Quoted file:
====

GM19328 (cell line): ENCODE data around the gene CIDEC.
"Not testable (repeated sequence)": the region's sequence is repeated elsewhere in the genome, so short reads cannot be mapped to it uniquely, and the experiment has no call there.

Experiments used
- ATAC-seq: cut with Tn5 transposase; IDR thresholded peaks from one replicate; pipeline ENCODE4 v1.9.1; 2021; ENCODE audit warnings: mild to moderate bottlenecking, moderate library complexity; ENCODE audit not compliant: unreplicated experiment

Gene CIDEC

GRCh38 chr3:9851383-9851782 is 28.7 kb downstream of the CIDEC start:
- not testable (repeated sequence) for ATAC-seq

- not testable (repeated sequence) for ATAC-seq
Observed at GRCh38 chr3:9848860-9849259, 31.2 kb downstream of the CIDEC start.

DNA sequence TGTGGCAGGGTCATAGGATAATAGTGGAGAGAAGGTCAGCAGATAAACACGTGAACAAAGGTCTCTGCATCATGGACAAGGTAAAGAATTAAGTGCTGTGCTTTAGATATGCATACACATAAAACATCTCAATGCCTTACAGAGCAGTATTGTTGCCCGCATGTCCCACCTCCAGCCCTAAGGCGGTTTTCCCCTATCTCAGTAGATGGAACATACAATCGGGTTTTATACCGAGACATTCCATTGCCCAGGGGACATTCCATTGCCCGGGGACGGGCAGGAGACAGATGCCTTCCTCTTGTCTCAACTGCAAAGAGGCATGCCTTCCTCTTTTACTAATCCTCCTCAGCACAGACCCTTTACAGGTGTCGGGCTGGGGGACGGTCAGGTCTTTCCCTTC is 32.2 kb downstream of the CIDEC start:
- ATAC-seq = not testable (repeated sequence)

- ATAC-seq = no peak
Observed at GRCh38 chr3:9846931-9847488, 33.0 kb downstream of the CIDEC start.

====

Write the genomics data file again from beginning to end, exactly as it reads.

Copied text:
GM19328 (cell line): ENCODE data around the gene CIDEC.
"Not testable (repeated sequence)": the region's sequence is repeated elsewhere in the genome, so short reads cannot be mapped to it uniquely, and the experiment has no call there.

Experiments used
- ATAC-seq: cut with Tn5 transposase; IDR thresholded peaks from one replicate; pipeline ENCODE4 v1.9.1; 2021; ENCODE audit warnings: mild to moderate bottlenecking, moderate library complexity; ENCODE audit not compliant: unreplicated experiment

Gene CIDEC

GRCh38 chr3:9851383-9851782 is 28.7 kb downstream of the CIDEC start:
- not testable (repeated sequence) for ATAC-seq

- not testable (repeated sequence) for ATAC-seq
Observed at GRCh38 chr3:9848860-9849259, 31.2 kb downstream of the CIDEC start.

DNA sequence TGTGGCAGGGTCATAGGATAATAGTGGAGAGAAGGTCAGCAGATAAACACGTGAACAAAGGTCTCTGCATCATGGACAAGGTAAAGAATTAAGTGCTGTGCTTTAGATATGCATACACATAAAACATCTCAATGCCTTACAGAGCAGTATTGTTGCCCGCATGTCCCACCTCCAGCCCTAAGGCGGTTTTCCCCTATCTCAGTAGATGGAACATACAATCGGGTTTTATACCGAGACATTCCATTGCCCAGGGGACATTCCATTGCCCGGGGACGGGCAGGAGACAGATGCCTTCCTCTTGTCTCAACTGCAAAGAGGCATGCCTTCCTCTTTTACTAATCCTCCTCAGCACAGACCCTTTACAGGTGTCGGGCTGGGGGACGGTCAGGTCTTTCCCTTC is 32.2 kb downstream of the CIDEC start:
- ATAC-seq = not testable (repeated sequence)

- ATAC-seq = no peak
Observed at GRCh38 chr3:9846931-9847488, 33.0 kb downstream of the CIDEC start.